(Have you ever said, "I'm sure I've run across this document before.  Let's see where did I put that?  this pile?  Maybe this one over here??  It can be time consuming and confusing to say the least!

Start with what you know:



right click and save image as researchlog.jpg - then go back and print it out on 8 1/2 x 11 - landscape

http://www.sweenyfiles.com/2011/12/free-pedigree-chart-4-generation.html

https://familysearch.org/learn/wiki/en/Research_Activity_Log_(National_Institute)

Go here for vital information:
Links toPrinciples of Family History ResearcharticlesIntroductionUsing This Article ·New to Genealogy? critical steps! ·Your Genealogical Quest ·The Research Process Step 1. Identify What You KnowUse Appropriate Forms ·

USING THE FAMILY SEARCH WIKI

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We are presenting this to the Stake Librarians in our area on Thursday - thought we would give you a preview.  Please click here to follow what we learned about genealogical finds to help your research

With very little information you can find your family's Heritage.

Inspirational Stories from Genealogy - Good Housekeeping


Saving papers and pictures from our Relatives before us can pay off!

This is a story of a young woman who did not know her Grandparent's past.  She kept asking her parents where they came from and all they would say is, "We're Jewish".  Finally going through some papers she found a piece of paper that said, "Katie Roskin, Housewife, Russia"   Upon further research and networking with a distant cousin, it was revealed that mostly all of Katie's family had been murdered in the Holocaust and Katie had escaped!  Read this inspiring story and think about how many papers, even scraps of papers or pictures with names on the back might reveal about your family.  Genealogy is like a mystery - a true life puzzle.

http://www.goodhousekeeping.com/life/inspirational-stories/a36891/my-family-history-revealed-holocaust-tragedy/


Research finds another Grandmother - a survivor of the Holocaust.


http://www.goodhousekee…

Interesting information on Indian and Blended Families - notes taken from Rootstech 2016

How do I start?  Who can help me?


BOOKS AND PERIODICALS
Get the book "American Indians" from the National Archives to help you understand which census data to search.  http://www.archive.gov

Bob Blankenship - Cherokee Roots - Volume 1 and Volume II
Check Ebay for a copy.

Know that there can be limitations to what can be found
Now all communities were documented in the same way
Tribal rolls are not that common.  Tribal rolls are often creations of the Federal government thought many are in the public domain
Some communities dramatically changed over the years
Some individuals enerumerated differently


Some enumerators did not follow the rules.  Some only documented what they heard and did not


Mulatto was a standard way of describing people who were Native Americans.  It was also used for Mixed races of Black and another.

One must review the task at hand
document the family history and tell the f am ily story.  Start with what you know.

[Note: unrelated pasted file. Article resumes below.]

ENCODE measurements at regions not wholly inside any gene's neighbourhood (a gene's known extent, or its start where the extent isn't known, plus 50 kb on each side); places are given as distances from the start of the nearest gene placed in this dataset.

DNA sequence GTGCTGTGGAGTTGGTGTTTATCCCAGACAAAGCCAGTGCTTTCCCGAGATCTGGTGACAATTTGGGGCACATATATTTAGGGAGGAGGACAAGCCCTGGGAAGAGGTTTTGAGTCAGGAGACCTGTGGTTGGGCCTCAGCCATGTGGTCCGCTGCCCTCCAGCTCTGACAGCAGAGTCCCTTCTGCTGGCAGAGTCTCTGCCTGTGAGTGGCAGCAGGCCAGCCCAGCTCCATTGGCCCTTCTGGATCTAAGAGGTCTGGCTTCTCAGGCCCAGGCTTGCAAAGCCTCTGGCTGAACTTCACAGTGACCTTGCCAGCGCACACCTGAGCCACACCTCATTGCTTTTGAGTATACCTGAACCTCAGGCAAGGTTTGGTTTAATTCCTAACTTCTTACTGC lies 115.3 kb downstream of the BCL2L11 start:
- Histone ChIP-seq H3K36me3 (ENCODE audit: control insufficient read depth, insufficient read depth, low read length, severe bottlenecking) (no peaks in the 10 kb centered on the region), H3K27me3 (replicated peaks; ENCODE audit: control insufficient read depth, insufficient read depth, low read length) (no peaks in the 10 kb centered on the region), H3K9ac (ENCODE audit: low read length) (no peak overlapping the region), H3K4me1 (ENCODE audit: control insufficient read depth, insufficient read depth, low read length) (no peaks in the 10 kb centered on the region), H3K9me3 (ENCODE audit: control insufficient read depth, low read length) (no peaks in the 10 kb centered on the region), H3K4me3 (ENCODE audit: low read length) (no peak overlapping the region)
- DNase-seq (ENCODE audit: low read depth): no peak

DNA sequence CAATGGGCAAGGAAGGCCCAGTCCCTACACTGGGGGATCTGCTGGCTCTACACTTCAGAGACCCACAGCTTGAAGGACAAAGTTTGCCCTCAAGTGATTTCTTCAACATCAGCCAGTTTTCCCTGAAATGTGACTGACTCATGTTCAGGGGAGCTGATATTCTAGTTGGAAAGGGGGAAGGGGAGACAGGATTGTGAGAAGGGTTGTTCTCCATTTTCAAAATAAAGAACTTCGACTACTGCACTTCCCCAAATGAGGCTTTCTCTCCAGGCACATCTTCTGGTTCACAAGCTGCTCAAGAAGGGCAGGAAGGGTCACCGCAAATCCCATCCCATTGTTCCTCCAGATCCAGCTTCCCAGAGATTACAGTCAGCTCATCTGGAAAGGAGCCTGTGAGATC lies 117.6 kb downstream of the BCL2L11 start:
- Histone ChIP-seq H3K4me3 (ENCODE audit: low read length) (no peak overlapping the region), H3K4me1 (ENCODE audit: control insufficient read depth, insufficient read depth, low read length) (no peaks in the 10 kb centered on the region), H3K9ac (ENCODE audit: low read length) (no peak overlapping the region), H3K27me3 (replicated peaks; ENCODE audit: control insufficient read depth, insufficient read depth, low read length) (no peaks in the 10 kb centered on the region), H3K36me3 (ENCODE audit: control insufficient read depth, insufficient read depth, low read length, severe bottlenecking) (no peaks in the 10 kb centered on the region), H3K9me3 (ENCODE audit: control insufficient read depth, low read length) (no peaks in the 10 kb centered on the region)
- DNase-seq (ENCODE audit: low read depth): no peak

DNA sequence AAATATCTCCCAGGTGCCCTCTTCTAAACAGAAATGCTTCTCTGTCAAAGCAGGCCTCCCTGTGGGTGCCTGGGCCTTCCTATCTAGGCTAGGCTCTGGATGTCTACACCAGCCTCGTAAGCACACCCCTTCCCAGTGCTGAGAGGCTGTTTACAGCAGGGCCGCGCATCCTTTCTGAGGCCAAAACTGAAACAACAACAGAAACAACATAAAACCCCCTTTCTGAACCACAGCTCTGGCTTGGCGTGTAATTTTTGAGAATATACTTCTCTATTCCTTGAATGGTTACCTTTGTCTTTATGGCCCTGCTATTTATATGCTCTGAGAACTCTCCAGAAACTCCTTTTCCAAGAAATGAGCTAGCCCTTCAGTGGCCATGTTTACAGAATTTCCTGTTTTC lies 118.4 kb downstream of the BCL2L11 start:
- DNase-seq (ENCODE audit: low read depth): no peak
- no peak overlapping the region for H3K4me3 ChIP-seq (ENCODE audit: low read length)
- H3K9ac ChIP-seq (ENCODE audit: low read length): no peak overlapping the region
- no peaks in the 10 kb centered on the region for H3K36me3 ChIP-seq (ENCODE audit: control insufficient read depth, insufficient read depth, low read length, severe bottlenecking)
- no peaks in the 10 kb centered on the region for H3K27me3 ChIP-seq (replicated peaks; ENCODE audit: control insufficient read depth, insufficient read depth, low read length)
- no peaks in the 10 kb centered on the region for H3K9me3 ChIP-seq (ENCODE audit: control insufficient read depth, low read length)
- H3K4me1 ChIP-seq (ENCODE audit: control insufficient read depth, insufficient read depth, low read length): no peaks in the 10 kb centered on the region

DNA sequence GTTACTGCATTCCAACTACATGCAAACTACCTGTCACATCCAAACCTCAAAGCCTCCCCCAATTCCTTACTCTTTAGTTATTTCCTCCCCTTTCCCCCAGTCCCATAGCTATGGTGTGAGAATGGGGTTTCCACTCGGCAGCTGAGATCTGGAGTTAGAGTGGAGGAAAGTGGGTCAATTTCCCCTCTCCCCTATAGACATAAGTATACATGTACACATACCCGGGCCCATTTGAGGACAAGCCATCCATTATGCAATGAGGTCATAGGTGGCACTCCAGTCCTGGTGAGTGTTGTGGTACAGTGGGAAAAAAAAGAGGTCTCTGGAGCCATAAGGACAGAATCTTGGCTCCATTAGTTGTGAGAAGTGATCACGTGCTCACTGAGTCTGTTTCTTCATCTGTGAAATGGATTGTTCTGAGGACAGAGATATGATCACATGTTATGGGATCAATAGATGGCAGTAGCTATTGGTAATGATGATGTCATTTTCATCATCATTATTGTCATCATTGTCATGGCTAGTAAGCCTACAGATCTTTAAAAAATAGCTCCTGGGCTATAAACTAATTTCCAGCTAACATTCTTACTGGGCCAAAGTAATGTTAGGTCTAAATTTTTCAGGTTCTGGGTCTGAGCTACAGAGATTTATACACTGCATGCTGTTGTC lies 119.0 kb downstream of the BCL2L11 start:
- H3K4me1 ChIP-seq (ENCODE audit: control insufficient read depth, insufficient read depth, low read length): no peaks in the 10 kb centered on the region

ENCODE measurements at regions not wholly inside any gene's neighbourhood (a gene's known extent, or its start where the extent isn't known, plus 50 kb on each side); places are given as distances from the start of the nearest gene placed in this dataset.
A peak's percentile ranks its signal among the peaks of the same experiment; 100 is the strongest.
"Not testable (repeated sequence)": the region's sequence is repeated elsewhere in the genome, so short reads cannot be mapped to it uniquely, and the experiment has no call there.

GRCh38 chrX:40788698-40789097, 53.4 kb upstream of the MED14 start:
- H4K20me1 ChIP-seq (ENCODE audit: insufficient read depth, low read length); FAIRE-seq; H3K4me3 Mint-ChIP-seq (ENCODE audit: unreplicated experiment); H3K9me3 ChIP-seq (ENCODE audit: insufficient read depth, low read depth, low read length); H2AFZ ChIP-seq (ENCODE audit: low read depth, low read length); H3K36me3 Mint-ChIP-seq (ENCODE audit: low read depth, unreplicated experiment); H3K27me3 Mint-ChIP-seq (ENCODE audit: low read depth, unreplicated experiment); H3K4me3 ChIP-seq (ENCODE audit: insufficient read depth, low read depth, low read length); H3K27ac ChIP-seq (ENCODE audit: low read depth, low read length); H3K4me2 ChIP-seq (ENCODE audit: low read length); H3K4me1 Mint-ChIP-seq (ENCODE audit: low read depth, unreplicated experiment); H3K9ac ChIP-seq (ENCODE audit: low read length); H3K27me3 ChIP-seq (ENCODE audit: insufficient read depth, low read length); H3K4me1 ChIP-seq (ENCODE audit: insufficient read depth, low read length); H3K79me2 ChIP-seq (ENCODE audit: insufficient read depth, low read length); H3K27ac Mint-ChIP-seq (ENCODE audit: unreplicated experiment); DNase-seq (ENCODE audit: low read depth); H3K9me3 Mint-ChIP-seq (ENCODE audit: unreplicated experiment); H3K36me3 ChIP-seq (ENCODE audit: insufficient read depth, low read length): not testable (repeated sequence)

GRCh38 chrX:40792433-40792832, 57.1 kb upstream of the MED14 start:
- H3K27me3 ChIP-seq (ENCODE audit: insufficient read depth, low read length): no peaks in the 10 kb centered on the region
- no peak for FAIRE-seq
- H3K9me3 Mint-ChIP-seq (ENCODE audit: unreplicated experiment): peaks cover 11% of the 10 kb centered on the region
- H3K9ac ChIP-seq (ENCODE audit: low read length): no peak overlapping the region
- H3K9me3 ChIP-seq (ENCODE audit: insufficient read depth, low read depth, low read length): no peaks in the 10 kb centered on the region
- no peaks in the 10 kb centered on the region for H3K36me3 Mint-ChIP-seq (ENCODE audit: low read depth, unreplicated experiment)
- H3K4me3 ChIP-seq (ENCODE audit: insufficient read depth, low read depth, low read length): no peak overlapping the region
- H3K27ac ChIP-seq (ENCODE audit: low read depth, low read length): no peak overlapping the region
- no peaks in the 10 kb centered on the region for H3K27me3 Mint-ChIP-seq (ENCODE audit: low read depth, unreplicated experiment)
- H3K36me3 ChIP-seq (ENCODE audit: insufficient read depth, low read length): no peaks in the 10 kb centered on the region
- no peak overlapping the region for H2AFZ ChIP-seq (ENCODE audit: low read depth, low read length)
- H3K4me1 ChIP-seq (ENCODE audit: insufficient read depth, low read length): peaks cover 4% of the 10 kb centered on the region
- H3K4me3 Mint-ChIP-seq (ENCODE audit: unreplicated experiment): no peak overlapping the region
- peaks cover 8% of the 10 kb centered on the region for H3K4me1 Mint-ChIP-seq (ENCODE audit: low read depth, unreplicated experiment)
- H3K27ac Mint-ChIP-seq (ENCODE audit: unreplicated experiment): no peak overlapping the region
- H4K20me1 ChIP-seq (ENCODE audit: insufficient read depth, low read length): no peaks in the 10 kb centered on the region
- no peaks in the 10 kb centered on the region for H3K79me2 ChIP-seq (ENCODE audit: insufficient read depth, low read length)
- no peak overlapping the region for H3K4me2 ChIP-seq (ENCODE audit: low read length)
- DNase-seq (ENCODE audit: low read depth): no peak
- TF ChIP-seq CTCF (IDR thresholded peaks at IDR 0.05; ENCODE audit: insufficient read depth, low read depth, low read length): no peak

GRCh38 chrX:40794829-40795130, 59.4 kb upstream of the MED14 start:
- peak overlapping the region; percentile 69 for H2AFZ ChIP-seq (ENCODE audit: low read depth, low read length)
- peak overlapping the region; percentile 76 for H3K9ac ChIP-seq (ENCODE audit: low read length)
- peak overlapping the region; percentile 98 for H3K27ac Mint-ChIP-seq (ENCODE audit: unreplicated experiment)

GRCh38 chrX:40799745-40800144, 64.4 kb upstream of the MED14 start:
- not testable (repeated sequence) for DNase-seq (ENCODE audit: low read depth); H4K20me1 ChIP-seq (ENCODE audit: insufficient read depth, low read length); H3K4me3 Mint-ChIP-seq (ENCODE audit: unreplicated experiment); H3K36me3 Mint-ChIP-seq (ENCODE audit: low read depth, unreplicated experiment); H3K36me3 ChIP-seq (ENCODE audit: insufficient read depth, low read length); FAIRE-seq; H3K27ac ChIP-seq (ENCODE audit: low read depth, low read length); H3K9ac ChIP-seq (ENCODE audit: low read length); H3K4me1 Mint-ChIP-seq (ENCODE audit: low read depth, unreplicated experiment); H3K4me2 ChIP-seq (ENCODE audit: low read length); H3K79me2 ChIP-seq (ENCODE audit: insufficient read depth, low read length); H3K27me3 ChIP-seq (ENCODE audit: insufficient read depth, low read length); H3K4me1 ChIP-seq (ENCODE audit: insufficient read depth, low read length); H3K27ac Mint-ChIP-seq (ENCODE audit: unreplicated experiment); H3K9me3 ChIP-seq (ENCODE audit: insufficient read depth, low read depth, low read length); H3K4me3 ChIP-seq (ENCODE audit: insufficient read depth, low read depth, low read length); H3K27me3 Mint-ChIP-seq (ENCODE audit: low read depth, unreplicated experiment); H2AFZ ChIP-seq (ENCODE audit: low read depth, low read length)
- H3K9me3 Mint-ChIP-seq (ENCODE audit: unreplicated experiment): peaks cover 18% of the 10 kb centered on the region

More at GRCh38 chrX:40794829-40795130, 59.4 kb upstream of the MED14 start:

Understanding the Basic methods of R…

25 mistakes you can make in Genealogy from Josh Taylor at Roots Tech 2016

A man who has committed a mistake and doesn't correct it s committing another mistake
Confucious

Learn from every mistake
mistakes can "change"
My mistake is not always yours



PAF - del*.* - erased the entire hard drive

Undelete?  Didn't exist in the 1970s.

Someone's father is also his son - don't merge the wrong people and make a continuous loop of inaccuracy.

1.  Software
One program? 
Features - Data sync - Changes to software

One software can't do it all.
Try different options and upload your GED to them.

One mistake - one big file?  problem  - you can get lost very easily.

Project/Family/Surname based trees
Each grandparent
Specific family project

Easier to sync
Multiple programs
Online trees.

Nothing goes into your tree without a proper document and documentation should verify the link.
This is a great rule. 

2)  Wrote my first book
Printed pedigree charts, Family group sheets, Narrative reports....

Mistake was no documents, no pictures, no storie…

Making German Genealogy easier - Rootstech 2016 notes

Indicators should start with




Oral TRadition
Family Bible
Naturalization Documents
Marriage Certificate
Grave Marker
Letter from the Old Country
The name (first or last ) how it looks or sounds in German

1850 is when the census data started to say exactly where they were born and where they were living when they applied to be a US citizen

Start with the Courts - Federal documents vary from state to state - find more info at FamilySearch Wiki   on naturalization

Marriage Certificates - even if they came as a child to the US.  It can still be in the church (parish) where they attended or German Records - but first try to pinpoint where they originated.

Grave Marker - The tombstone in Germany is there for 20-30 years then the lease is up and the markers are removed and the place where they were buried will be made available to another tenant of the cemetery.

Try Findagrave.com

Letters from the Old Country
If you family has kept them in the attic or old trunk, try to decipher where …